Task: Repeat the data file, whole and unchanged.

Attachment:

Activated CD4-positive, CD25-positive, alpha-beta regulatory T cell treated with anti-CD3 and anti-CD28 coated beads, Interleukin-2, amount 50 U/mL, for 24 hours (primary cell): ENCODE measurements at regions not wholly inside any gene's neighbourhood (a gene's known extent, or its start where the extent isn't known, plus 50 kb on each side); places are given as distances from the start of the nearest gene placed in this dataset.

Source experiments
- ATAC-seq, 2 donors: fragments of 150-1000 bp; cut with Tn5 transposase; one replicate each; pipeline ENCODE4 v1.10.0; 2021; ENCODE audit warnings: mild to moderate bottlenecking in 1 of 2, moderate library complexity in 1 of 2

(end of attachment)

Activated CD4-positive, CD25-positive, alpha-beta regulatory T cell treated with anti-CD3 and anti-CD28 coated beads, Interleukin-2, amount 50 U/mL, for 24 hours (primary cell): ENCODE measurements at regions not wholly inside any gene's neighbourhood (a gene's known extent, or its start where the extent isn't known, plus 50 kb on each side); places are given as distances from the start of the nearest gene placed in this dataset.

Source experiments
- ATAC-seq, 2 donors: fragments of 150-1000 bp; cut with Tn5 transposase; one replicate each; pipeline ENCODE4 v1.10.0; 2021; ENCODE audit warnings: mild to moderate bottlenecking in 1 of 2, moderate library complexity in 1 of 2